LONDON - Britain should ban foreigners from buying homes in order to halt soaring property prices, which are locking "millions" of citizens out of the domestic housing market, a London think-tank said.
In a report released on Monday, Civitas - a centre-right group dedicated to the promotion of a liberal economy and traditional social values - criticised the British government's "default setting" to do nothing "despite siren warnings of another housing bubble, rents at record highs and first-time buyers increasingly priced out of the market".
The report will sting the British government partly because Civitas has always been regarded as supportive of the ruling Conservatives. The organisation, which runs schools, evening courses and other social activities nationwide, is also influential enough to affect the tenor of the political debate in the run-up to the general elections, which must be held in a year's time.
For any foreign investor, the British property market holds clear attractions. The country has no restrictions on who can purchase real estate, and a long history of respecting property rights.
The Civitas report highlighted just how dominant foreign investors have become in Britain's housing market. The organisation said "only 27 per cent" of newly built homes in central London went to British buyers last year; the rest went to foreigners, with "more than half sold to buyers from Singapore, Hong Kong, China, Malaysia and Russia".Its premium housing market has generated an average capital return of about 25 per cent yearly, for a decade. Given how there are no capital restrictions - property can be sold and money taken out of the country at a moment's notice - the benefits of investing in British real estate become overwhelming.
And while the British property market was previously "an investment vehicle by the global super- rich", it is increasingly dominated by "the simply well-to-do", said Civitas boss David Green. Even averagely priced British homes, Mr Green said, no longer serve as human shelters but as "financial shelters" for foreigners.
This, Civitas said, distorts Britain's housing market at three levels. First, most of the construction is now geared towards foreign buyers. Thirty-seven luxury residential blocks of more than 10 storeys high are currently being built along the River Thames in the centre of London, reported the local trade newspaper Estates Gazette, all aimed at foreigners.
The frothy market also pushes property prices well beyond the reach of ordinary people. An average London flat costs £400,000 (S$836,000); only those who earn at least £70,000 a year would qualify for a mortgage of this size, an impossibility for newly married couples.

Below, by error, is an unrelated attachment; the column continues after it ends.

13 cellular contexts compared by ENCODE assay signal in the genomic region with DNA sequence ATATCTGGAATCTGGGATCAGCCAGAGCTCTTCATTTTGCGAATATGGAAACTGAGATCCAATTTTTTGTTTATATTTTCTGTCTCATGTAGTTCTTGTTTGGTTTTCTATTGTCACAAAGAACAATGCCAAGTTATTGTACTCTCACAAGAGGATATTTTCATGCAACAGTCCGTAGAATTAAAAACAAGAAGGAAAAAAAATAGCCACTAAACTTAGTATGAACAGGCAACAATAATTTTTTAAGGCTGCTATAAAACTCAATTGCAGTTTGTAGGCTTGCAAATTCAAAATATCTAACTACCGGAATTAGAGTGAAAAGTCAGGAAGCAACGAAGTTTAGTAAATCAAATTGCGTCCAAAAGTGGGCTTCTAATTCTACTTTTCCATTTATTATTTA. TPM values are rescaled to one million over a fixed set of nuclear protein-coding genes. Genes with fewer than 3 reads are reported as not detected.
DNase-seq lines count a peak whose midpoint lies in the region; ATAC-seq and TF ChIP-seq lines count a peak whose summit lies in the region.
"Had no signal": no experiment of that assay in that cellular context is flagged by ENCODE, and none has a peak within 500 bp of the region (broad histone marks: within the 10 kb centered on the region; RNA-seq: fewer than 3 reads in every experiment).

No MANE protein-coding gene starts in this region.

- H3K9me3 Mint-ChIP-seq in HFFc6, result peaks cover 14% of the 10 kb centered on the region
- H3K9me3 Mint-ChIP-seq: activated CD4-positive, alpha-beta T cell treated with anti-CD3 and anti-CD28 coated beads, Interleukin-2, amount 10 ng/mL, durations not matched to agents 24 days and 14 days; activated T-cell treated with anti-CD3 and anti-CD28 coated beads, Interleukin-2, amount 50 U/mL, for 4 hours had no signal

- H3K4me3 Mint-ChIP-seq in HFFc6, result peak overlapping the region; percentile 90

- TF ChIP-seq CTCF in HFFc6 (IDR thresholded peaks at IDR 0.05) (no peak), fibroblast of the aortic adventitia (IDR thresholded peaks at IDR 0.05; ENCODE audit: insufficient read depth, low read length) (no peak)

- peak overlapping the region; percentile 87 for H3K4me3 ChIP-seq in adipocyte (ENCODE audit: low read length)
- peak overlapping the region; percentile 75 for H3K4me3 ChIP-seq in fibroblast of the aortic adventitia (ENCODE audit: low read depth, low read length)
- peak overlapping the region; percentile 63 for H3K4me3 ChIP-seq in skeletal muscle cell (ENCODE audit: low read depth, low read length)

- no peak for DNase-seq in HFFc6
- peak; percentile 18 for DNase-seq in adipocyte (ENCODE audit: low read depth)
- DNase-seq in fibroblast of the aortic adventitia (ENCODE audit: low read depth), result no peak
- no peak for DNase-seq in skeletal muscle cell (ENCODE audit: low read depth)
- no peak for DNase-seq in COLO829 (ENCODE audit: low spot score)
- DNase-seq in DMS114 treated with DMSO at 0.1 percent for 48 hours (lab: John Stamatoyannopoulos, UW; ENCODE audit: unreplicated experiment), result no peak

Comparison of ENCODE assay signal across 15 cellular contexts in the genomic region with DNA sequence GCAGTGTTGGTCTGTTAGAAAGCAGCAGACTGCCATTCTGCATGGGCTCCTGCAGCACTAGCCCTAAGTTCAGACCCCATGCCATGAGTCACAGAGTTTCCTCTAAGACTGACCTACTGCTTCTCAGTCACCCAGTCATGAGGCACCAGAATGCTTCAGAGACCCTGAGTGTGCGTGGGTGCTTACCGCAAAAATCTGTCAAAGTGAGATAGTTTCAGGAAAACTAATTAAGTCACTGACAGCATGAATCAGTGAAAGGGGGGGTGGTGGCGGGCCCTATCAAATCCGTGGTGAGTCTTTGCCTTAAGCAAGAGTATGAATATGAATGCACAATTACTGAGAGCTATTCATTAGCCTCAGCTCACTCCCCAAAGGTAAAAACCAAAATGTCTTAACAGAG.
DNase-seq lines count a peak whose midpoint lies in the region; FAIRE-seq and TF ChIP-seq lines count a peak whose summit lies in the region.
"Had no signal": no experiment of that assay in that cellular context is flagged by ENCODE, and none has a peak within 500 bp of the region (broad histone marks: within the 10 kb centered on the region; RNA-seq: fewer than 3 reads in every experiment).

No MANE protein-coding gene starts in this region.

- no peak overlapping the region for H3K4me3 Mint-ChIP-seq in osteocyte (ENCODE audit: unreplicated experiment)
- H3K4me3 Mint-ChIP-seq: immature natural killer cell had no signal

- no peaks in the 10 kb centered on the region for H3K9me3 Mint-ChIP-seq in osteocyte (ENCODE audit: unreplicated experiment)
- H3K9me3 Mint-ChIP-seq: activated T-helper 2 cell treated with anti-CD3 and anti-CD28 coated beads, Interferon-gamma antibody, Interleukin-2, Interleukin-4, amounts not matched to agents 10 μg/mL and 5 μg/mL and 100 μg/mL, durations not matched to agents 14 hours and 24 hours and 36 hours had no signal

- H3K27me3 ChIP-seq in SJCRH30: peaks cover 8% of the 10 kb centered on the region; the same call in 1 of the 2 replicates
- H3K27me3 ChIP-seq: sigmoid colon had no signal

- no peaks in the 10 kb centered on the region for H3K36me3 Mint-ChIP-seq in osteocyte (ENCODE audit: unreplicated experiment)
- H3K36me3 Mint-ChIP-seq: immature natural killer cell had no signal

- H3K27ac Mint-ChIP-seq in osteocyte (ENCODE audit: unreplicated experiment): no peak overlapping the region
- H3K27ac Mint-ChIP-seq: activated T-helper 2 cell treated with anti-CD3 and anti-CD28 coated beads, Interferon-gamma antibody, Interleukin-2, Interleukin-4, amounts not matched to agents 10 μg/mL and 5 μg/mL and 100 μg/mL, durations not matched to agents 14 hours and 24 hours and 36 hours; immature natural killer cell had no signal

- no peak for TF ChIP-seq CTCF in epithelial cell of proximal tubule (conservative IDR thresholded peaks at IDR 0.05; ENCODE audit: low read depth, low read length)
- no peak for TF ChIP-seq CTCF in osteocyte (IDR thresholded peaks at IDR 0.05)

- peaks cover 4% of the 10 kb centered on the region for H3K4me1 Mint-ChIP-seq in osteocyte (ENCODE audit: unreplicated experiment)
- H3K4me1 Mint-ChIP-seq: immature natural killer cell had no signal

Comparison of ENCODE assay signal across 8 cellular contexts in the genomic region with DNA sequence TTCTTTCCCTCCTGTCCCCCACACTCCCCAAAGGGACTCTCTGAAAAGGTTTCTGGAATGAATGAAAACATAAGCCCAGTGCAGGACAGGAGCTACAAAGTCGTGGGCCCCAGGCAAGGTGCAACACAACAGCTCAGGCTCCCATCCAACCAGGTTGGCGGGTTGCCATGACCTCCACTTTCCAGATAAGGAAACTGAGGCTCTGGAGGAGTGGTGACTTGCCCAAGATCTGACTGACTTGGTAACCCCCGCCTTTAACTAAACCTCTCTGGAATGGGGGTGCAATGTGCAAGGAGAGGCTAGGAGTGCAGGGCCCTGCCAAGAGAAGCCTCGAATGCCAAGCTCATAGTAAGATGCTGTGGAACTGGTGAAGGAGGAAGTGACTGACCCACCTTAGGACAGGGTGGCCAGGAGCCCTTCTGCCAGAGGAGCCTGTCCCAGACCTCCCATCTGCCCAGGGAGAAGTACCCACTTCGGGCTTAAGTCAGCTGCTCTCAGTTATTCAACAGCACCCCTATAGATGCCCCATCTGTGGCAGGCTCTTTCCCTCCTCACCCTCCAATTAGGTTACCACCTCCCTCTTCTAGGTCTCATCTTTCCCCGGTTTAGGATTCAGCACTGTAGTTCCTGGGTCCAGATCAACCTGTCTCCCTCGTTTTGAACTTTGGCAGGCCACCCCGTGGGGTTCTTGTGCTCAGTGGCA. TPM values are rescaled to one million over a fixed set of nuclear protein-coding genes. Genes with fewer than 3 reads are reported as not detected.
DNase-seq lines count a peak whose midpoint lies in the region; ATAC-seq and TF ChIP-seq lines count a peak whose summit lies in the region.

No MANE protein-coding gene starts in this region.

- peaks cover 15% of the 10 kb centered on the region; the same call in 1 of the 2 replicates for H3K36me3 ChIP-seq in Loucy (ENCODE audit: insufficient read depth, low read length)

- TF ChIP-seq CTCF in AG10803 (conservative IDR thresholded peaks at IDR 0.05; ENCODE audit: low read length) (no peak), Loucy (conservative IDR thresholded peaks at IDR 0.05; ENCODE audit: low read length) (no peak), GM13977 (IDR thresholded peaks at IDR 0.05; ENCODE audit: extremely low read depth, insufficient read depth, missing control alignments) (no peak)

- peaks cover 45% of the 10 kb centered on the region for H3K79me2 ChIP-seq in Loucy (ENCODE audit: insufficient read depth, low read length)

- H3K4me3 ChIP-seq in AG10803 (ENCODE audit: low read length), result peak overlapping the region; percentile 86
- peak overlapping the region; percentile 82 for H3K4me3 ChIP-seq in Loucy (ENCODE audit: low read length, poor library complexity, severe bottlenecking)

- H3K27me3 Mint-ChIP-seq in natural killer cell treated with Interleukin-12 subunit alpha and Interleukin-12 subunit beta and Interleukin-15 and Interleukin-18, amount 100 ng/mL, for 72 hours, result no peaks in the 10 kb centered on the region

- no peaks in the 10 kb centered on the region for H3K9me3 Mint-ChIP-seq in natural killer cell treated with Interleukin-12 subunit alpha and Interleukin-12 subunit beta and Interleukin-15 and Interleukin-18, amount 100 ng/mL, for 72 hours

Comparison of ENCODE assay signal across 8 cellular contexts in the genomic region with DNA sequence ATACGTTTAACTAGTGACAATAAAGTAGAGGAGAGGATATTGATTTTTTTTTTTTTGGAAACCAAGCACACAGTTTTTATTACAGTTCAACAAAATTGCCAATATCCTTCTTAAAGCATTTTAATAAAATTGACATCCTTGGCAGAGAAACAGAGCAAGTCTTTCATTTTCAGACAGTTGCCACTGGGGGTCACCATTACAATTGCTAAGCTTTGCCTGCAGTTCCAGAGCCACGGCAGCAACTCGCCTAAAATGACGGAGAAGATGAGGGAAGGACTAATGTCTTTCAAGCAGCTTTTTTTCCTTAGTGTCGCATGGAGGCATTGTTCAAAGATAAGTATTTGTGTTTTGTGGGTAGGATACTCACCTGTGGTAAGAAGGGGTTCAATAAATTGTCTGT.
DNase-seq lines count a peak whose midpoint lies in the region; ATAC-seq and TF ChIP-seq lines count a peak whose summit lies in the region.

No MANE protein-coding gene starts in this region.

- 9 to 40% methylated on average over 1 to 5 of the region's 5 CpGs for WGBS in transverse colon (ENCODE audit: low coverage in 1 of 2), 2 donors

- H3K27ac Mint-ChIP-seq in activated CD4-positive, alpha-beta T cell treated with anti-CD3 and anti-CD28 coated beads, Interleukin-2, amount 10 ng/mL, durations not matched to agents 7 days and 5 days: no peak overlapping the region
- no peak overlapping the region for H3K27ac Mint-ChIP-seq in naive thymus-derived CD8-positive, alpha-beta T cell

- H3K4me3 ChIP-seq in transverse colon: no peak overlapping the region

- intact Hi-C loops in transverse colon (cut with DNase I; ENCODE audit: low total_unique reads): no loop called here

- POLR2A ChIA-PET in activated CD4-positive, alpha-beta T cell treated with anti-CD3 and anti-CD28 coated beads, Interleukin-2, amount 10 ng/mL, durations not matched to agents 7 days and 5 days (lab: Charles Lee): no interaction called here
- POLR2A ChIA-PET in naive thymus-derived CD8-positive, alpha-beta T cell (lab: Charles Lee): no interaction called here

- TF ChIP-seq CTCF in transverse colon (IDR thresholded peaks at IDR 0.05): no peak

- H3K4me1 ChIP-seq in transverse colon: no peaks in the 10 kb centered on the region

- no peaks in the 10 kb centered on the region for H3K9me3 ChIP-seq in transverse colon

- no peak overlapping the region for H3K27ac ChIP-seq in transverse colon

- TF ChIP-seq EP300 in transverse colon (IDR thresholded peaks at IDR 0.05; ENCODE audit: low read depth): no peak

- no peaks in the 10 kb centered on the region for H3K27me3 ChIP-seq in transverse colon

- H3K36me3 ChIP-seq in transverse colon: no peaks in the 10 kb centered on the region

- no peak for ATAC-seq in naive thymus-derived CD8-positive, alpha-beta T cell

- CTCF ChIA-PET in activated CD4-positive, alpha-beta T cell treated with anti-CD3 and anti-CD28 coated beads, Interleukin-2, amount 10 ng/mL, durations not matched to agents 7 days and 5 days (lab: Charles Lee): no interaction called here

And because many of the foreign-owned flats are being kept empty, rental prices are also rising. At least half of a young British couple's disposable income now goes towards paying rent.
The solution advocated by Civitas is to set up a "non-resident housing investment agency", which will authorise foreigners to buy property only if they can show that their investment spurs developers into increasing the domestic housing stock, for example, by ploughing profits into further construction.
The scheme consciously copies the model in Australia, where a similar board already operates.
As the think-tank readily acknowledged in its report, "the lure of money" is unlikely to persuade the British government to adopt its proposed scheme. And for good reason, for both the ruling Conservatives and opposition Labour fear that if any restrictions are imposed, the housing market would fall in value, attracting the wrath of voters.
So, instead of confronting Civitas' proposals head-on, most British politicians are just talking past it. Chancellor of the Exchequer George Osborne has said his decisions to impose a capital gains tax on previously exempt foreign home owners, and to raise the stamp duty on properties worth more than £2 million to 7 per cent of the total value are examples of how his government is dealing with the problem.
Yet this achieves little. Differentials between currency exchanges provide foreign buyers enough profit to cover extra taxes.
Meanwhile, the opposition Labour party has launched a furious campaign against foreign home owners who leave their properties empty. Labour housing spokesman Emma Reynolds said "it is a scandal that overseas visitors are buying London homes as piggybanks with no intention of living in them". So, would Labour support restriction on foreigners, or an expansion of housing construction on green land in London? Well, not quite.
The reality is that although both government and opposition in Britain know that their country's housing crisis is acute, neither sees any electoral incentive in doing anything about it. Britain's home-owning middle class loves high property prices and votes for the party most likely to sustain them. And while those excluded from the housing ladder now number millions, many of them do not usually vote.
This story was first published in The Straits Times on Feb 5, 2014
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